Posted in | Machining Robotics

Physicists Demonstrate How Autonomous Machines Respond to Their Learning as they Evolve

Cars that are capable of driving autonomously have recently made headlines. In the coming years, machines capable of learning autonomously will become increasingly available in everyday lives.

The secret to effective learning for these machines is to define an iterative process in order to map out the evolution of how vital aspects of these systems experience a change over time. Agustín Bilen and Pablo Kaluza from Universidad Nacional de Cuyo, Mendoza, Argentina, in a study published in EPJ B, explain that these smart systems can develop autonomously in order to carry out a particular, well-defined task over time. Applications range from Biological to Nanotechnology systems, such as genetic regulatory networks with adaptive responses, biological signal transduction networks or genetic networks in which the expression level of specific genes in a network oscillates from one state to another.

Credit: SPRINGER

An external tutor is not required for these autonomous systems, which do not even report to a central unit designed to alter what the system must learn based on their performance. To enhance their autonomy, the Authors have built in a feedback loop and delayed dynamics along with the system's performance. The delayed dynamics supply details on the history of the system, thus presenting the past relationships between its performance and structure. The feedback loop, in turn, provides information on the system's real performance in terms of how close it is to the required task.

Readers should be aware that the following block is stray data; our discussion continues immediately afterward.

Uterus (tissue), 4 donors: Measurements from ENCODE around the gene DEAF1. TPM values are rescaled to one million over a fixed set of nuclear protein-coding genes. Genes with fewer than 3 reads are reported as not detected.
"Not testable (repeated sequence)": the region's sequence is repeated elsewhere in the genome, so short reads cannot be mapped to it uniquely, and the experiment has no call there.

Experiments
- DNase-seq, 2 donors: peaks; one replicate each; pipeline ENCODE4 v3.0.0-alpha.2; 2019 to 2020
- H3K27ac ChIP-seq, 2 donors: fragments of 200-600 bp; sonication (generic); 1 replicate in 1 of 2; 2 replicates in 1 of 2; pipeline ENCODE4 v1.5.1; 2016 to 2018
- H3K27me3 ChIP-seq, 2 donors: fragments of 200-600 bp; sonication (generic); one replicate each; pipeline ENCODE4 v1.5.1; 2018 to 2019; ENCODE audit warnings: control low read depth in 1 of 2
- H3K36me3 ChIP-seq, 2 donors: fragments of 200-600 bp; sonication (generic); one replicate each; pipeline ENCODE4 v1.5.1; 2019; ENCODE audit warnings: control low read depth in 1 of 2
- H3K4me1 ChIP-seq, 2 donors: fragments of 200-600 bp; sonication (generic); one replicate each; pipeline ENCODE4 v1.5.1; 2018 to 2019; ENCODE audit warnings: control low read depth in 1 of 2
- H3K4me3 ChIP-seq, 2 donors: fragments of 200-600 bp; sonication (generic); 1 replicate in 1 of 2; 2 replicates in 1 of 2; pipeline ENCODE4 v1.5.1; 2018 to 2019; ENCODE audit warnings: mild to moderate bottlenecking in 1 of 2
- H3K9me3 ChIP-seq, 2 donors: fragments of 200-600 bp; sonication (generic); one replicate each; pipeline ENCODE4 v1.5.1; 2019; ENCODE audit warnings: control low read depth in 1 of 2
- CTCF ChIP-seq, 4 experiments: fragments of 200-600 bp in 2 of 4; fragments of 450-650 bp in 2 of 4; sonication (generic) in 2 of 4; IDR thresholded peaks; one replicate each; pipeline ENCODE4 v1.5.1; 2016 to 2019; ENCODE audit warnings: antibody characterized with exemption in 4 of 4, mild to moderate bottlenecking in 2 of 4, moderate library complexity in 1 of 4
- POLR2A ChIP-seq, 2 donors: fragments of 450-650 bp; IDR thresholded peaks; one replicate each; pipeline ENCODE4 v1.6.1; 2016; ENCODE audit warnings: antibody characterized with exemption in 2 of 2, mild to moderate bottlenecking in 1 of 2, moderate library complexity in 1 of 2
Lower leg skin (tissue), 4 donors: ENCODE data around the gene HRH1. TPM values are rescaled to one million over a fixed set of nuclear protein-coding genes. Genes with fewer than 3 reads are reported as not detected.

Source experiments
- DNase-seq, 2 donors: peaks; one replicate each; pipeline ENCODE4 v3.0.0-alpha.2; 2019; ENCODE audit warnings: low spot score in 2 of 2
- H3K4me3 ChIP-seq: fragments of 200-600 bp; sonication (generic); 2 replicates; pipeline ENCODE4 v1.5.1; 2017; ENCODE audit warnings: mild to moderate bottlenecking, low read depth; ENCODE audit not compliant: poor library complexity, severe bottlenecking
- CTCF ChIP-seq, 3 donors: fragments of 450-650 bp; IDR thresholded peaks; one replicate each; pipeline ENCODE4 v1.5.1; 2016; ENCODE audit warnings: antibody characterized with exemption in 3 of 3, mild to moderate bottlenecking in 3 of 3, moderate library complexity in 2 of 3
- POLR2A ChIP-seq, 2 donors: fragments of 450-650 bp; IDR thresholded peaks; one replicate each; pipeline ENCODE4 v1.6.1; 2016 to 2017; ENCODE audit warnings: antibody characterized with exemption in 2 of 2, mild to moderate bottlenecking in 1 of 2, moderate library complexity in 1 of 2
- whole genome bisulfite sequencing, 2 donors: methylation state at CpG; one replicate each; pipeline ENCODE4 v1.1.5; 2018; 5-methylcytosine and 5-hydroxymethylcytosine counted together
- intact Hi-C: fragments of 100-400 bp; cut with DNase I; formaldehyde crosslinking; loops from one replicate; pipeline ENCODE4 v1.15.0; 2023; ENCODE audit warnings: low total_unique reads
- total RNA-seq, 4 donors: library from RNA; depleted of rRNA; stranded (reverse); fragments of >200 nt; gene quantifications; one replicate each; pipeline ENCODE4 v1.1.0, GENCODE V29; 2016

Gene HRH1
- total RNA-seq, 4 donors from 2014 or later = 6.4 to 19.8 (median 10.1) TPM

First, the Researchers successfully applied their approach to a neural network, which helps in classifying several patterns, and this yielded 66% robustness. It is possible to apply these insights, for example, in analogue electronics, where a piece of hardware can autonomously learn a task without an external control or a central processing unit.  The Researchers also tested their solution on a system of phase oscillators, which seem to be interesting since the populations of such oscillators show a few outstanding synchronisation traits. In these cases, autonomous learning plays a vital role in helping to avoid the inherent fluctuations of error usually detected in such systems.

 

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